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MOT Test of Diesel Particulate Filter

Diesel Particulate Filters and the MOT

A Parliamentary lobbying group called The Westminster Commission for Road Air Quality (WCRAQ) set up by Barry Sheerman, the Labour MP for Huddersfield, claims that up to 10 percent of diesel cars could have faulty or damaged diesel particulate filters (DPFs). The organisation has further suggested that stricter MOT Testing should be introduced to check on vehicles’ DPFs, on the basis that “MOT Testers only have to check for the presence of a DPF”. This was reported in ‘Motoring Research’ which also noted that the group says this is not good enough, pointing out that if the filter is damaged, more particulates will be emitted because of reduced filtration. It was also noted that the WCRAQ also cite Dutch research which estimated that 10 percent of diesel cars have damaged, faulty of DPFs which have been tampered with or removed.

Ill-informed and wrong!

So, let’s see if the claims of the new lobbying group stand up to scrutiny.

Most obviously, a reasonable question to ask is how the DPF could be checked during an MOT inspection. Scientifically the most obvious thing to do is to remove the DPF, and then test it to see if it is working properly.

So how would you do that? Well, you could remove it from the vehicle and put it onto a piece of equipment to see how well gas would flow through it, or set up a controlled test by passing particulate-laden gases through the DPF and see how effectively they are filtered out – but all this during an MOT inspection is clearly ‘mission impossible’ – there is neither time nor the resource to do this during an MOT Test, and in fact it would be in clear breach of the current MOT regulations to do so.

OK, so how else could the effectiveness of the DPF be checked?  Here’s an idea: why not measure the particulate density downstream of the DPF, to measure if it is acceptable. Well actually, that is precisely what happens during an MOT with the tailpipe diesel emissions test. Now if there isn’t a failure after the DPF has been removed, damaged, or tampered with, then there’s something wrong with either the test equipment, or the level of particulate density considered as acceptable by the authorities responsible for the MOT Test – which in the UK is the Government, who still follow the EU Directive on emission levels.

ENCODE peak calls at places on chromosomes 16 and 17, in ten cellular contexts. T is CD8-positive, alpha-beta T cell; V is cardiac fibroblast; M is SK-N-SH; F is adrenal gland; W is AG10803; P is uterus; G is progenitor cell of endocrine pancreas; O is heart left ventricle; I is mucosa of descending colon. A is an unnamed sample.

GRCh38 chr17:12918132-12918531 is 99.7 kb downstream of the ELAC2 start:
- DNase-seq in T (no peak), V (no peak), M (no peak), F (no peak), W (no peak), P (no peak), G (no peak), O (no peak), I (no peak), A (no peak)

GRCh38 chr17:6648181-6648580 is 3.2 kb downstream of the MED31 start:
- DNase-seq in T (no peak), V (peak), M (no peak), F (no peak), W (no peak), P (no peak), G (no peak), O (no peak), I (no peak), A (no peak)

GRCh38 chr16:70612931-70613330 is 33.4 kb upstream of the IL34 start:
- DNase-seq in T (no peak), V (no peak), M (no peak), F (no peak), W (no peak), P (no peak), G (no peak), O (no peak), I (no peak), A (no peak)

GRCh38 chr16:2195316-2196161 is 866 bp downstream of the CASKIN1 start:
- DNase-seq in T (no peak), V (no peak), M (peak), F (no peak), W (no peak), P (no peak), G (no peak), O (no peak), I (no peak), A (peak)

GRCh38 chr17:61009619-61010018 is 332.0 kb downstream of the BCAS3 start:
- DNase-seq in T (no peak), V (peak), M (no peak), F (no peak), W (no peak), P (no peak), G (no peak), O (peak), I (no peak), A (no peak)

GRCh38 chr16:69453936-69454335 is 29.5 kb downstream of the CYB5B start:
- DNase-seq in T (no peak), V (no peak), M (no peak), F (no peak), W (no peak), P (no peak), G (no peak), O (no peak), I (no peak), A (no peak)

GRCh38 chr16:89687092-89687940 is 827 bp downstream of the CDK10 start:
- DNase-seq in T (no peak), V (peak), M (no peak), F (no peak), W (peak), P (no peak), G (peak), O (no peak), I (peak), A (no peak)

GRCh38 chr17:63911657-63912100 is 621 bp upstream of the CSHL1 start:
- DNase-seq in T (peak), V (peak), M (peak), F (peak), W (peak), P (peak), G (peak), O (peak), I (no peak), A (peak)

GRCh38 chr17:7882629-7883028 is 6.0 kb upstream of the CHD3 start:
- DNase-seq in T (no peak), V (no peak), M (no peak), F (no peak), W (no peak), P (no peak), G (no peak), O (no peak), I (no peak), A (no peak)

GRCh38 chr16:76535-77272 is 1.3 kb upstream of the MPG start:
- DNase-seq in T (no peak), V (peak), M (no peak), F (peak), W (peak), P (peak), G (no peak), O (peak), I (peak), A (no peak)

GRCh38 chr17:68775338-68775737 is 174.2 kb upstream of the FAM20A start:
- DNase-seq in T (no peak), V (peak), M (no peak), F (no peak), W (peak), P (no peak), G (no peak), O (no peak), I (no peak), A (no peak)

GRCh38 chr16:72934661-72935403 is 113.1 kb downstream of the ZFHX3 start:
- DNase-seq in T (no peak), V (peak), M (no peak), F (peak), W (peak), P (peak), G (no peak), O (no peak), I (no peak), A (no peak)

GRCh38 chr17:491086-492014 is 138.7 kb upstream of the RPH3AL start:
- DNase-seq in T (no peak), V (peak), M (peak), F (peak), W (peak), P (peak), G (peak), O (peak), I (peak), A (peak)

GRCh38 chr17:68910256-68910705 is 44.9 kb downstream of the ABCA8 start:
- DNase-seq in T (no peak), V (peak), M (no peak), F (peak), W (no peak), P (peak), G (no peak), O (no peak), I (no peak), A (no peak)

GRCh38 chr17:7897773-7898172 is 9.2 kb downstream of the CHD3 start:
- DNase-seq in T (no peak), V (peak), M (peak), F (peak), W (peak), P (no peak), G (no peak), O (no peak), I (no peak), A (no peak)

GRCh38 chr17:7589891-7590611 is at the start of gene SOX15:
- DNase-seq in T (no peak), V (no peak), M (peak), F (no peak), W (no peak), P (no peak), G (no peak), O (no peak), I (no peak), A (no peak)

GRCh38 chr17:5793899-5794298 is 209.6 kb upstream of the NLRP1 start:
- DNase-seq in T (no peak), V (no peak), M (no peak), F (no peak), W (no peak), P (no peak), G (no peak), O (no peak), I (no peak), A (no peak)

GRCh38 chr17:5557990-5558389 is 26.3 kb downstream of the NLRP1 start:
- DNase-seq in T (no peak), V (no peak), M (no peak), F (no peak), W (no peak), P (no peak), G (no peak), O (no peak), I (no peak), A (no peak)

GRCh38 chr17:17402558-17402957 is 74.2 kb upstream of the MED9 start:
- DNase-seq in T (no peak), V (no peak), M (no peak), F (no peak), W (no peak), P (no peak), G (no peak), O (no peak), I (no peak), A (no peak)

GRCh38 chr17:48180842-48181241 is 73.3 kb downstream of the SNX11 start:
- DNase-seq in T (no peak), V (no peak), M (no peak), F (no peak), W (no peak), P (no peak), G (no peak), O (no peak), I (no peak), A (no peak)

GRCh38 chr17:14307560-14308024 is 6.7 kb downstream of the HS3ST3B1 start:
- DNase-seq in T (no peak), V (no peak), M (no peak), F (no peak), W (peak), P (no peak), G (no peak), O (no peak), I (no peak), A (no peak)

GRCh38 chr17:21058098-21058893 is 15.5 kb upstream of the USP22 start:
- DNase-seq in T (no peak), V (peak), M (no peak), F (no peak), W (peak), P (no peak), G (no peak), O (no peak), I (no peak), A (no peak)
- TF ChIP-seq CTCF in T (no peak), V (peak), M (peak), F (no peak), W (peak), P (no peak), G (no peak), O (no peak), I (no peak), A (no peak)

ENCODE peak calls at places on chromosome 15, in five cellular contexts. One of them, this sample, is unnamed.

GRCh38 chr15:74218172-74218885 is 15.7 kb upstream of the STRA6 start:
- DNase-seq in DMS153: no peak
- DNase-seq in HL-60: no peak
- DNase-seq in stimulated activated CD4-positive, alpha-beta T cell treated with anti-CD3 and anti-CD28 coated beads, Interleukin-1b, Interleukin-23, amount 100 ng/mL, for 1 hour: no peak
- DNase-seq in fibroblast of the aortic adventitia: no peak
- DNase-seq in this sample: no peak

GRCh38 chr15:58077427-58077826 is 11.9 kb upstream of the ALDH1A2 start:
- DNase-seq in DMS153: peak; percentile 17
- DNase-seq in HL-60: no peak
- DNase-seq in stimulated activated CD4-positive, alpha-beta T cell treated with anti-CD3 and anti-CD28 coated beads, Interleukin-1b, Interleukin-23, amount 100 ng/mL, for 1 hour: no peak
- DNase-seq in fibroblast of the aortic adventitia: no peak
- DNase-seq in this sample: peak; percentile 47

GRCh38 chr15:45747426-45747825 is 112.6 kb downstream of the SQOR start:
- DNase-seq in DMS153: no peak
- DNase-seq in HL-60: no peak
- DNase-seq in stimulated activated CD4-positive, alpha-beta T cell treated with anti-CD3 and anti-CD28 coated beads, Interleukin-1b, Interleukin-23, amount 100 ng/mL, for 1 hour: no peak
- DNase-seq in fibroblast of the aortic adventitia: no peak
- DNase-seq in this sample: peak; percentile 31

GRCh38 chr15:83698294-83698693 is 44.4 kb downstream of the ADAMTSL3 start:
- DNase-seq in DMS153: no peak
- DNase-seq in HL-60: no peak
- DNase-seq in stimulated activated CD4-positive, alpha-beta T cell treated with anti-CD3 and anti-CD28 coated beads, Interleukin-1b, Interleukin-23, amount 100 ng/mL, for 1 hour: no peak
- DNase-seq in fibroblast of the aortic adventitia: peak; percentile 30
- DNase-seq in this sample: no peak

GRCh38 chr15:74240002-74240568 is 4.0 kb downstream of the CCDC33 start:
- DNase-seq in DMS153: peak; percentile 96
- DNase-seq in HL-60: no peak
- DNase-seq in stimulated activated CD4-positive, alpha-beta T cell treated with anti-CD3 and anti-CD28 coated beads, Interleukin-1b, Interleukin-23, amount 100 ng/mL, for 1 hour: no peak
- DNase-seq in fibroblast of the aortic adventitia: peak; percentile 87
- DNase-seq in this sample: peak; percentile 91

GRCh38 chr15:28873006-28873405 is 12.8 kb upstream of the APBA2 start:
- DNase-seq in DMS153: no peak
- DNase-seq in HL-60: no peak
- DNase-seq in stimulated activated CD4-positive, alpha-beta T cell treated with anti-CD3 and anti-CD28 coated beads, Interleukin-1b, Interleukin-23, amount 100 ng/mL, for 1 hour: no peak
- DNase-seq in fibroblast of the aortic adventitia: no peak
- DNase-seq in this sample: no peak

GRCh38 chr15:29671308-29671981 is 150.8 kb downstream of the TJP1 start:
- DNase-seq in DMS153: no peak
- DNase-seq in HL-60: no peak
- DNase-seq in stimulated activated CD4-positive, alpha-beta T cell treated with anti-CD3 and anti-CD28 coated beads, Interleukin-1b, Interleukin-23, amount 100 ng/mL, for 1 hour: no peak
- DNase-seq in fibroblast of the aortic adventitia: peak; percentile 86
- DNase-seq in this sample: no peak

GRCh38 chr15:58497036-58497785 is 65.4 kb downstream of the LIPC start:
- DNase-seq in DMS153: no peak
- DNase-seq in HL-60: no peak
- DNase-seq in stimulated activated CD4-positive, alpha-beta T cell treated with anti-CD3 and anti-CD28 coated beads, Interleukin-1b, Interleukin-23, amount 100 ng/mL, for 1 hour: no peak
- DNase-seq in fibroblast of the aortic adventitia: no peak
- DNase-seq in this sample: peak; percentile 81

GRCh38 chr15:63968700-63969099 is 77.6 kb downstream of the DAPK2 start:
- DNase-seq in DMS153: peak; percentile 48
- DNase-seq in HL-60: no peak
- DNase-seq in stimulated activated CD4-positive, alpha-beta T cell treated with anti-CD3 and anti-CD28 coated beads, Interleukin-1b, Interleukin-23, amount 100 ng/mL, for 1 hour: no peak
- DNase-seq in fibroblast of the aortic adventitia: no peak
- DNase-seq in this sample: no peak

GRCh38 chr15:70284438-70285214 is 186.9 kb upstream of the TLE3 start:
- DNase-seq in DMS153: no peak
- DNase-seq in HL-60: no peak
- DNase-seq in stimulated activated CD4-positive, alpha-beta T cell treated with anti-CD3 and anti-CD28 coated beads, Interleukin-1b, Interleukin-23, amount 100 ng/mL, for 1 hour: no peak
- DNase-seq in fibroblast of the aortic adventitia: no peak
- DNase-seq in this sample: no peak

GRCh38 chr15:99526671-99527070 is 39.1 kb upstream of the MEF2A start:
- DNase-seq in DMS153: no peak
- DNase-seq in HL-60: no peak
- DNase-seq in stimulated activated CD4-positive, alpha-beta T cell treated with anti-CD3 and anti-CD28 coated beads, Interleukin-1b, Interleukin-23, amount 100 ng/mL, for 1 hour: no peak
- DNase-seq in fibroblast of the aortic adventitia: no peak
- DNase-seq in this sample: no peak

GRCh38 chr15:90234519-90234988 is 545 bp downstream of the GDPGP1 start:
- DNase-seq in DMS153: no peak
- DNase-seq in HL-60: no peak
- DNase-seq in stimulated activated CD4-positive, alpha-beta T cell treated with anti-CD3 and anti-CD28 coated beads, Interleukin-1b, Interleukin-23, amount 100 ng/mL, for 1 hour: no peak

The Diesel Smoke Meter (DSM) test

As both Testers and Vehicle Testing Station owners well know, the diesel smoke meter test is a very exacting procedural process undertaken using equipment which must conform to strict manufacturing specifications. In addition, the acceptable level of smoke density emissions is set very precisely for each different design of diesel engine being tested. So, if that doesn’t detect a problem with the Diesel Particulate Filter, then the acceptable level for the engine being tested must have been set incorrectly.

So, the WCRAQ is wrong. The problem is not so much to do with the MOT not actually checking the DPF, but that the acceptable emissions levels have not been set to a figure that would detect whether or not the DPF is working properly. That is a matter entirely for the Government. The current level has been set by the European Union, and all indications are that since Brexit, the British MOT is, at present, likely to mimic any European changes.

It’s not about the DPF – its what’s in the gas!

The WCRAQ cite Dutch research with suggests that 10 percent of cars on Dutch roads have faulty or damaged DPFs, but would the same apply in the UK? Yet even if the same or worse figures apply in the UK, the issue here isn’t about the DPF; it’s about (as has just been pointed out above) what particulate contamination is in the gases coming out of the car’s exhaust pipes – which is measured by the Diesel Smoke Meter. Irrespective of whether the DPF is damaged or not, if the exhaust gases don’t meet the required diesel emission standards, as required for that vehicle, then the vehicle should fail the emissions test.

Yes, of course, maintaining a much cleaner air quality environment is vital, and vehicles’ DPFs plays a vital role in achieving that aim. However, by claiming that DPFs should be inspected somehow during an MOT Test is really totally impractical, and in any event is unnecessary when the actual emissions from the vehicle are measured.

The real issue is for Government to set engine manufacturers tighter emission targets on diesel engines, and make sure they don’t cheat the system (which many car manufacturers have done), and then to ensure both that the diesel emission testing equipment is sensitive enough to detect lower levels of emissions and that the level for each engine type is set so that any defect or change in the DPF will result in that engine failing the diesel emission test.

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